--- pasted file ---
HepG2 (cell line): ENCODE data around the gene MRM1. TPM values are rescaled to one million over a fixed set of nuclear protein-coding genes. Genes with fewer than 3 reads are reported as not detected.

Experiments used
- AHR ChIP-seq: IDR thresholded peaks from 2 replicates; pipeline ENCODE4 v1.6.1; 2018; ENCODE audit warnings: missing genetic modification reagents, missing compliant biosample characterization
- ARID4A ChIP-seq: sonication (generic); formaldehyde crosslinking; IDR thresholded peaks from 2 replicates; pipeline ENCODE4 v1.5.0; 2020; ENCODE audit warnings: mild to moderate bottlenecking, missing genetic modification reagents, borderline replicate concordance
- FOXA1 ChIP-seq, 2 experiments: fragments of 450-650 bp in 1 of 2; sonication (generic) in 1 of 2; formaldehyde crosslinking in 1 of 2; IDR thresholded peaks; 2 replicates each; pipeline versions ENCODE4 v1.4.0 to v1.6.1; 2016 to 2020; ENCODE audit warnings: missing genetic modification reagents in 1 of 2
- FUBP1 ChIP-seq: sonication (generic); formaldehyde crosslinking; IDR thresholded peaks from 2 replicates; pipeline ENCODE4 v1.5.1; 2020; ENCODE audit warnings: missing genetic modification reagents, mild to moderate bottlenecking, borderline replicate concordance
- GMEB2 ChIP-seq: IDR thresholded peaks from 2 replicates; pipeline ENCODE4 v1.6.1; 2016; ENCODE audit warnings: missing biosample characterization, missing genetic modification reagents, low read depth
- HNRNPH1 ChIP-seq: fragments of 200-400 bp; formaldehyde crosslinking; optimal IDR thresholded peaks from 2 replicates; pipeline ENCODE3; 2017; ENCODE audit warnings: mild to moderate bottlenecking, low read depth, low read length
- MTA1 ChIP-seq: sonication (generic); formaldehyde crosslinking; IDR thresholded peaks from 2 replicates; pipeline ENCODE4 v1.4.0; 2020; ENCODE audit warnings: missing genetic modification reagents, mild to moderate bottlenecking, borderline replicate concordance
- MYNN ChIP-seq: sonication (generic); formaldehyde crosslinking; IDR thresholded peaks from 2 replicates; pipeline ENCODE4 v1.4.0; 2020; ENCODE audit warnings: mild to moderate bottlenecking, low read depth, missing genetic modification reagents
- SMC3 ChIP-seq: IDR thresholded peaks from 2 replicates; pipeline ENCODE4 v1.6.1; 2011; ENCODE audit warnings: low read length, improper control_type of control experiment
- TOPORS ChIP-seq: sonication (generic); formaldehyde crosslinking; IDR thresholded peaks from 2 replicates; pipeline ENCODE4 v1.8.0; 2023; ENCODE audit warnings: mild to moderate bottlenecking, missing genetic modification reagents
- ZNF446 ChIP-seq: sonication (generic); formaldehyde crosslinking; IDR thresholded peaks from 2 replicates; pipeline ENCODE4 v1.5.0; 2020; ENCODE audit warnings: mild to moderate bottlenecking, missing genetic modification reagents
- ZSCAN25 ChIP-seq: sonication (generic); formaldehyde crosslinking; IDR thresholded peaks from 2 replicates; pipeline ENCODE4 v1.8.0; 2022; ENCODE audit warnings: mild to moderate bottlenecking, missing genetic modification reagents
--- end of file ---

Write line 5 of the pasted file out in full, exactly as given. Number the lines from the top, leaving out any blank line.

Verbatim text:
- FOXA1 ChIP-seq, 2 experiments: fragments of 450-650 bp in 1 of 2; sonication (generic) in 1 of 2; formaldehyde crosslinking in 1 of 2; IDR thresholded peaks; 2 replicates each; pipeline versions ENCODE4 v1.4.0 to v1.6.1; 2016 to 2020; ENCODE audit warnings: missing genetic modification reagents in 1 of 2